Eatman: After Dominant Win, It's Time To Give Praise To These Coaches, Too

Nick Eatman is the author of his third book, the recently published *Friday, Saturday, Sunday in Texas, a chronicle of three football teams on three levels in Texas, from high school to college to the Cowboys.  *

ARLINGTON, Texas – OK, we've officially reached that point in this unexpected season.

Everyone else has already received plenty of praise. By now, we've just come to expect Dak Prescott will play better this week than last. We're expecting Ezekiel Elliott to continue his beast-like ways.

And better yet, we're expecting the Cowboys to win – even though the Las Vegas oddsmakers didn't, and most of the local media beat writers picked against the Cowboys.

But this team is starting to make believers out of everyone, with or without superstar players in the lineup.

So that being said, after the Cowboys dominated the Bengals from start to finish to win their fourth straight game and claim sole possession of first place in the NFC East, it's about time we give credit where credit is due:

The coaching staff is doing an amazing job. 

Yes, the coaches – the guys that usually get handed out praise after everyone else – are absolutely making a major difference with this team this year.

Now, maybe this is because I've got a few really good friends in the coaching business, but it's one of the things that bothers me the most about praise/criticism from fans and media. It always seems like good plays are put on the players and bad plays come down to the play call.

Or if the team starts winning games, it's all about the quarterback and his supporting cast. If they struggle, the coaches aren't playing the right guys or don't have them prepared.

Think about it, when do we ever say, Hey, great job by the coaching staff for its clock management? Of course, if Jason Garrett didn't call timeout at the right time, we're usually the first to point it out and belabor the point.

Well, it's time to flip the script.

To me, if anyone is surprised or impressed – or both – about the way this Cowboys team has won games and won them without Dez Bryant and Tony Romo and a few other key players along the way, then you have to credit the staff for the job it has done.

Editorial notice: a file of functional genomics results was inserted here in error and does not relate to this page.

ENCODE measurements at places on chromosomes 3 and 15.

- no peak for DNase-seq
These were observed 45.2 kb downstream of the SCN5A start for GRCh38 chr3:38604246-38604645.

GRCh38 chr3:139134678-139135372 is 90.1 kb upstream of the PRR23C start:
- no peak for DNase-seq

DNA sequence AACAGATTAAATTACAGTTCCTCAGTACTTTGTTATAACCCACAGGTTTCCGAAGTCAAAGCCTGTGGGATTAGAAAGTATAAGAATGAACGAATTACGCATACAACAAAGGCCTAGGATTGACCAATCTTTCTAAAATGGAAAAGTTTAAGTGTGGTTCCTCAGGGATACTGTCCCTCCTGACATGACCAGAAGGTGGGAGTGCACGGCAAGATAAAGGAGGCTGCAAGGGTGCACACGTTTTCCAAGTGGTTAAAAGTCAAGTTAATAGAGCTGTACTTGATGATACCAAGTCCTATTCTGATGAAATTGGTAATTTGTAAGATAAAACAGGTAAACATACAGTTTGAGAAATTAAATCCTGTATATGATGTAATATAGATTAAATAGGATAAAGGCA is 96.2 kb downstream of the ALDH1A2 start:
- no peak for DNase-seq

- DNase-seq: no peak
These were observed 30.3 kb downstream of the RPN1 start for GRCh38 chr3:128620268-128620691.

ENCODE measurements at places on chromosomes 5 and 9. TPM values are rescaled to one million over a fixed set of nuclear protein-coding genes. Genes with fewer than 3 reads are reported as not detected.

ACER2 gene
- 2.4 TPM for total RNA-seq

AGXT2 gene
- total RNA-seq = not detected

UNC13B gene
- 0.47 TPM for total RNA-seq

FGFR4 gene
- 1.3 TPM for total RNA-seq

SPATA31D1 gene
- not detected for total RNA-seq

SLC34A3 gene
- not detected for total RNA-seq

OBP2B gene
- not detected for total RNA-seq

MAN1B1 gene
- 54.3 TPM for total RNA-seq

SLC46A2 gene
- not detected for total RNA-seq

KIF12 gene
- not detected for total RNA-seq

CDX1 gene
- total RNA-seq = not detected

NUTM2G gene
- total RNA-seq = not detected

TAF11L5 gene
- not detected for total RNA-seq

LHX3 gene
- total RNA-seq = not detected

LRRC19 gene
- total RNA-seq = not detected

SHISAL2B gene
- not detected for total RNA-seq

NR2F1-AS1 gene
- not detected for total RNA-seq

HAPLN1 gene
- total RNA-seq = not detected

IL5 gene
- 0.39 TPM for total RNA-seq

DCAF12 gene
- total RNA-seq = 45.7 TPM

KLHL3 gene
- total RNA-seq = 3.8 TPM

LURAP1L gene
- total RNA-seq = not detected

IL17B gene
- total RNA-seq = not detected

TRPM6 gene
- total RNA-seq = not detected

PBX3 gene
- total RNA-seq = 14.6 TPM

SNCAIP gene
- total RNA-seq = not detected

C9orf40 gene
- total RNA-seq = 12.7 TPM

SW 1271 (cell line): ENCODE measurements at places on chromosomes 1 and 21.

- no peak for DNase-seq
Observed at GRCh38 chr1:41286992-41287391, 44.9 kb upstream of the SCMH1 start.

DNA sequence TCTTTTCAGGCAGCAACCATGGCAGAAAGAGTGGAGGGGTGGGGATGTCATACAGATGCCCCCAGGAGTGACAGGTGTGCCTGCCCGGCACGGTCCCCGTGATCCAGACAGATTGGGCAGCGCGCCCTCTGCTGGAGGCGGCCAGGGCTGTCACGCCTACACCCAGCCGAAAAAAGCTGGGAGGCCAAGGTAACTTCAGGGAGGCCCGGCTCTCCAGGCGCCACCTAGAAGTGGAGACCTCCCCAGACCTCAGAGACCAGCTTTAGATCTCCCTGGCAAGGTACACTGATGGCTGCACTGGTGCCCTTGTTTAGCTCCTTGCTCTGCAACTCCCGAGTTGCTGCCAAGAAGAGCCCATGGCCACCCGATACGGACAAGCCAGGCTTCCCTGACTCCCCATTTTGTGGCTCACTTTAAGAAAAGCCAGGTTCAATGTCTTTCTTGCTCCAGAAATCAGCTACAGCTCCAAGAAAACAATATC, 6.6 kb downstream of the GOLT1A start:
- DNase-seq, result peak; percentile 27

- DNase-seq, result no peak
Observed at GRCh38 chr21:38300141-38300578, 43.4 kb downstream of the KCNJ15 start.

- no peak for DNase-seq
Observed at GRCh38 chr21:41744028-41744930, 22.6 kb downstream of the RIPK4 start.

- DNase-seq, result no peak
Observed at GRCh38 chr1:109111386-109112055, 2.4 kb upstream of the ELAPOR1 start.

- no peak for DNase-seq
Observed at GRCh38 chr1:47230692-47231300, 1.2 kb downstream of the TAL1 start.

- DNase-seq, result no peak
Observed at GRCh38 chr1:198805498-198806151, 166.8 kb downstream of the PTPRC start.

Let's start with preparation. The Cowboys have outscored their opponents 30-7 in the first quarter of games this year. Sure, I remember last week's 7-0 deficit to the 49ers, who pushed it to 14-0 before the Cowboys rallied back.

[embeddedad0]Even in the third quarter of games, coming out of halftime, the Cowboys have outscored opponents 28-23.

The coaches are getting their messages across throughout the week, and even after halftime as well. And it's not only the first quarter, but the opening drive. With a rookie quarterback and running back, and a handful of lineup changes each week, the offense continues to come out nearly flawless on the first drive.

The Cowboys have scored either a touchdown or field goal in four of their five games this year, with the only exception occurring last week in San Francisco when Dan Bailey missed a long field goal attempt. By in large, the Cowboys are coming out hot and setting the tone. Of course, we all know that nothing helps a defense more than having a lead, especially a sizeable one.

But it's not just the fast starts. How about having them with players that aren't used to playing together.

We can go on and on about Prescott … so let's do that. This kid – check that, he's not playing like a kid. He doesn't look like a kid and he's not sounding like one either. OK, so he's 23 years old. That might be a kid to many people, including the guy he's currently replacing, but Dak is playing more like a veteran.

Every single week he gets better. And he hasn't regressed much at all, unless you count taking a sack and losing a fumble in the fourth quarter. Obviously, that's not a good thing, but it didn't hurt them in the long run.

What I loved about his press conference on Sunday was the question about him setting the NFL rookie record to begin a career without an interception. Not only did he give us the standard "records are meant to be broken" line and how he's not thinking about that kind of stuff, but even he acknowledged that he's been close to throwing a few picks this year, so let's not get all crazy about this record.

I like that. He's really, really good, and definitely confident, but also humble at the same time. What a great combination for a quarterback. 

But let's give some credit to the coaching staff. Actually, Prescott did that in his press conference as well, when asked about Elliott's 60-yard touchdown run. He praised offensive coordinator Scott Linehan for recognizing outside pressure from the Bengals and calling a run that hurt them right up the middle. Prescott said, "It was a good run and probably a better play call."

Linehan and quarterbacks coach Wade Wilson should be applauded for getting Prescott ready each week. Now, obviously these are the same guys that got Matt Cassel, Brandon Weeden and Kellen Moore "ready" enough to go 1-11 last year in trying to replace Romo.

Just like on defense, Rod Marinelli has done a nice job patching this unit together and getting players such as Anthony Brown to play well in Orlando Scandrick's absence. But I don't think it was a coincidence the defense got a season-best four sacks on Sunday when its best rusher, DeMarcus Lawrence, returned from suspension.

So I fully understand that you can't give every bit of the credit to the coaches. It goes hand-in-hand and both sides are deserving.

But after four straight wins, there's enough credit to go around for everyone.

And I just wanted to make sure the coaching staff got some love, too.

Go behind the lens and view some of our favorite photos from the Bengals vs Cowboys game at AT&T Stadium. 

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